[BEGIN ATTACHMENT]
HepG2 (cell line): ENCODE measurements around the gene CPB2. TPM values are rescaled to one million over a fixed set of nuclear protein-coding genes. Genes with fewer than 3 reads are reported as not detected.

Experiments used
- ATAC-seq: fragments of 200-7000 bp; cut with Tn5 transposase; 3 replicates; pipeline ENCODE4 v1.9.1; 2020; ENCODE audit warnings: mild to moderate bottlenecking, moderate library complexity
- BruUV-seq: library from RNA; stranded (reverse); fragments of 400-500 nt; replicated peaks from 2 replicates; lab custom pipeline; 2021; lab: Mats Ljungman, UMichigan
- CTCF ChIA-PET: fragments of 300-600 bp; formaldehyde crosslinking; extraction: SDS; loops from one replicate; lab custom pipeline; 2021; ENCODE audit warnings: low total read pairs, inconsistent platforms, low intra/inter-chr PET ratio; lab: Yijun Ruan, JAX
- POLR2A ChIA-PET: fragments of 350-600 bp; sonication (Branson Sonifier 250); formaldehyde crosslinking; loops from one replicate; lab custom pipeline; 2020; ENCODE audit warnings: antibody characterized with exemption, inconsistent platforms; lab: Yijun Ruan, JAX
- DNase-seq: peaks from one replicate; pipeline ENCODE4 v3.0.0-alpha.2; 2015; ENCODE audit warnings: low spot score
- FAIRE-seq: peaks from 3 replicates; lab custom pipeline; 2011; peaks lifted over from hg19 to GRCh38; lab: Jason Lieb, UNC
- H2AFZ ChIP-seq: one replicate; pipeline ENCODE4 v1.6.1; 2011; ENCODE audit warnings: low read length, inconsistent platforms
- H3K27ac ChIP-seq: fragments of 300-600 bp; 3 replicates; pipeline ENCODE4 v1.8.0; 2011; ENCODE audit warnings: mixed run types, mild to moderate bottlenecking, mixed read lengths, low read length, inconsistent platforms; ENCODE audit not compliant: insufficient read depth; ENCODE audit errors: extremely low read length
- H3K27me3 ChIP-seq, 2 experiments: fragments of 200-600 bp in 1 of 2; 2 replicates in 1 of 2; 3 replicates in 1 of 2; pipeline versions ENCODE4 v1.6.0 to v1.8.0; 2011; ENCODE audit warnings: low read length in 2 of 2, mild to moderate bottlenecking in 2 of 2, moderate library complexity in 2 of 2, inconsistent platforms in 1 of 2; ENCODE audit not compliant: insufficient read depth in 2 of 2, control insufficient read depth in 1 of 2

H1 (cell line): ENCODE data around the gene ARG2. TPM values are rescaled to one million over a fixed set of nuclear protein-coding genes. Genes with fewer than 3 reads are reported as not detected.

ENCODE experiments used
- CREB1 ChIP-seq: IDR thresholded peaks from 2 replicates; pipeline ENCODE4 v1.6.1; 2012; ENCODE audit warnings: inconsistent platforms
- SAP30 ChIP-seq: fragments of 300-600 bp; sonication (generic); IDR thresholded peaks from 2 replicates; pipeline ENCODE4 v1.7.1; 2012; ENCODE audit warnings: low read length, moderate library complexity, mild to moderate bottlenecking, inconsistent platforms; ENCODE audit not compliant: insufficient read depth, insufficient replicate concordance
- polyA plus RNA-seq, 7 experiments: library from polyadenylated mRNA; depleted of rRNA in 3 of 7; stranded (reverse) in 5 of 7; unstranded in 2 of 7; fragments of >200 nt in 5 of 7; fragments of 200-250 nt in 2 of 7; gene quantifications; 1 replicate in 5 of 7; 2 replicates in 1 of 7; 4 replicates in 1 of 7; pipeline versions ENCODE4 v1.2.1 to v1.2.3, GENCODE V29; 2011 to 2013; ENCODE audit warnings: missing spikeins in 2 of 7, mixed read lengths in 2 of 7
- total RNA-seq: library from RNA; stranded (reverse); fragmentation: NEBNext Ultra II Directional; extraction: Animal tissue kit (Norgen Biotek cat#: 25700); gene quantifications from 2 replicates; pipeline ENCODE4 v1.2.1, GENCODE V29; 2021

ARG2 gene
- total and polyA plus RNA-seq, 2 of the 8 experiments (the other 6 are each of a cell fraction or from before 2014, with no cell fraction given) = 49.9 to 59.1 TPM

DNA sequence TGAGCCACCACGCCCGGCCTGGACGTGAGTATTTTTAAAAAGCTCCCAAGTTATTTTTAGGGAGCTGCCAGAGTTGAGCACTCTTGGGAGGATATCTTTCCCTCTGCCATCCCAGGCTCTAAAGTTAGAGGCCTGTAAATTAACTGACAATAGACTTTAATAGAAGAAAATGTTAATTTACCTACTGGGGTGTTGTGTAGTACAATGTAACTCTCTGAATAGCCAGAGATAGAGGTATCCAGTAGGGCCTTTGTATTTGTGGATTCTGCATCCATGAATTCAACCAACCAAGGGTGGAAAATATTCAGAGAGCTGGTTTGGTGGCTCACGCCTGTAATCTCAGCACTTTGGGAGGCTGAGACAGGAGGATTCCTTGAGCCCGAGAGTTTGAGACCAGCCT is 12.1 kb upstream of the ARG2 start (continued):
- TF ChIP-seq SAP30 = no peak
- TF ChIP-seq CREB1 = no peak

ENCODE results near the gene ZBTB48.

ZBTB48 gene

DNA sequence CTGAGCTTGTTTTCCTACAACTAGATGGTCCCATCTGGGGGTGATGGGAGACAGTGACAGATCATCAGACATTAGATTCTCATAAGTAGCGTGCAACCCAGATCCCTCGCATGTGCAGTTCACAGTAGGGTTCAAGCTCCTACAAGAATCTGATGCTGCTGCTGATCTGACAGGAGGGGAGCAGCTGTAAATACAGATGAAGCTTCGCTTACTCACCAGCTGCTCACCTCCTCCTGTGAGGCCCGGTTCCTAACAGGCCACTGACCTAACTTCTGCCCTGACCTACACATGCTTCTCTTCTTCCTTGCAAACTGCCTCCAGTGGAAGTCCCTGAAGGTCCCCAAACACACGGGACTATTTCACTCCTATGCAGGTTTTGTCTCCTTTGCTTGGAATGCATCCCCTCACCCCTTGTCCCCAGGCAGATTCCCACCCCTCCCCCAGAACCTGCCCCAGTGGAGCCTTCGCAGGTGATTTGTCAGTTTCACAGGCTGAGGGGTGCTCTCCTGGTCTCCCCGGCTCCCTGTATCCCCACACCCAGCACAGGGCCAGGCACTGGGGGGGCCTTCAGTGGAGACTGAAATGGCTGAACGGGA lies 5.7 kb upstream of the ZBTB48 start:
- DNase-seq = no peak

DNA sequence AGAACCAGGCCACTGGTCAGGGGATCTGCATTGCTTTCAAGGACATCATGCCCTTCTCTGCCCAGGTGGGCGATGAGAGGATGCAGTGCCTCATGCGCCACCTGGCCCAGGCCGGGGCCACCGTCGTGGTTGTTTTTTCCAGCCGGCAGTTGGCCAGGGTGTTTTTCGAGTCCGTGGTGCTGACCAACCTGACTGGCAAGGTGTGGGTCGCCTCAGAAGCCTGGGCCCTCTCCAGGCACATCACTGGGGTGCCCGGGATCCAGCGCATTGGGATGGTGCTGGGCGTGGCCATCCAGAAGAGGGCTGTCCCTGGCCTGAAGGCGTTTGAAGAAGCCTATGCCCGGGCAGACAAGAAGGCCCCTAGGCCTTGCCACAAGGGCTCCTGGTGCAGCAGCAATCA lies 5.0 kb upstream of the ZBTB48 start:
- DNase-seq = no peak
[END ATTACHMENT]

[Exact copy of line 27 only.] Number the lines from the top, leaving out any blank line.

DNA sequence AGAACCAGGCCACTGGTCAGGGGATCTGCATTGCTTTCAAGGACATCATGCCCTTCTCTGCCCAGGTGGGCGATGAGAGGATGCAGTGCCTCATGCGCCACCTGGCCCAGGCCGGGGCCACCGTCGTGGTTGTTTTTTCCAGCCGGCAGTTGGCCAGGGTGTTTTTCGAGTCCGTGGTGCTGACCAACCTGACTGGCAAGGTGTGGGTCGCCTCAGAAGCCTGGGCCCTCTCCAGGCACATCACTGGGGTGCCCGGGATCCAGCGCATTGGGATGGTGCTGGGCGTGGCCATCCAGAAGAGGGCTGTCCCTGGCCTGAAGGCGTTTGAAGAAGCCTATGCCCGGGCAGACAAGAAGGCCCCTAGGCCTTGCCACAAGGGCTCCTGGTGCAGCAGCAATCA lies 5.0 kb upstream of the ZBTB48 start: